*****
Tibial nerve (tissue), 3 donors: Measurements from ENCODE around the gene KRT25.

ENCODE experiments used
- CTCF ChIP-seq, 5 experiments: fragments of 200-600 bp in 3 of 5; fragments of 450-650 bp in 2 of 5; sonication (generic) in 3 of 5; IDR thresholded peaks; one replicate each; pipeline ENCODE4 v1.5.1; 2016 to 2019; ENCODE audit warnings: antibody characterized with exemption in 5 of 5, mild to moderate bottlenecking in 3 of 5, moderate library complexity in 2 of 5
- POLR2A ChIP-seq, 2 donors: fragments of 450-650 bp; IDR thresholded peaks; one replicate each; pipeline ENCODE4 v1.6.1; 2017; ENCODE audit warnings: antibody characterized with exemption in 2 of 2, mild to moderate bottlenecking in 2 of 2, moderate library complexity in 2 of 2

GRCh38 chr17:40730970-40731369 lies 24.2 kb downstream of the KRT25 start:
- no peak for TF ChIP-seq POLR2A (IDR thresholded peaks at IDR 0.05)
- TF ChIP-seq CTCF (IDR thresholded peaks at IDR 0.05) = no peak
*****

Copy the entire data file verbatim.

Tibial nerve (tissue), 3 donors: Measurements from ENCODE around the gene KRT25.

ENCODE experiments used
- CTCF ChIP-seq, 5 experiments: fragments of 200-600 bp in 3 of 5; fragments of 450-650 bp in 2 of 5; sonication (generic) in 3 of 5; IDR thresholded peaks; one replicate each; pipeline ENCODE4 v1.5.1; 2016 to 2019; ENCODE audit warnings: antibody characterized with exemption in 5 of 5, mild to moderate bottlenecking in 3 of 5, moderate library complexity in 2 of 5
- POLR2A ChIP-seq, 2 donors: fragments of 450-650 bp; IDR thresholded peaks; one replicate each; pipeline ENCODE4 v1.6.1; 2017; ENCODE audit warnings: antibody characterized with exemption in 2 of 2, mild to moderate bottlenecking in 2 of 2, moderate library complexity in 2 of 2

GRCh38 chr17:40730970-40731369 lies 24.2 kb downstream of the KRT25 start:
- no peak for TF ChIP-seq POLR2A (IDR thresholded peaks at IDR 0.05)
- TF ChIP-seq CTCF (IDR thresholded peaks at IDR 0.05) = no peak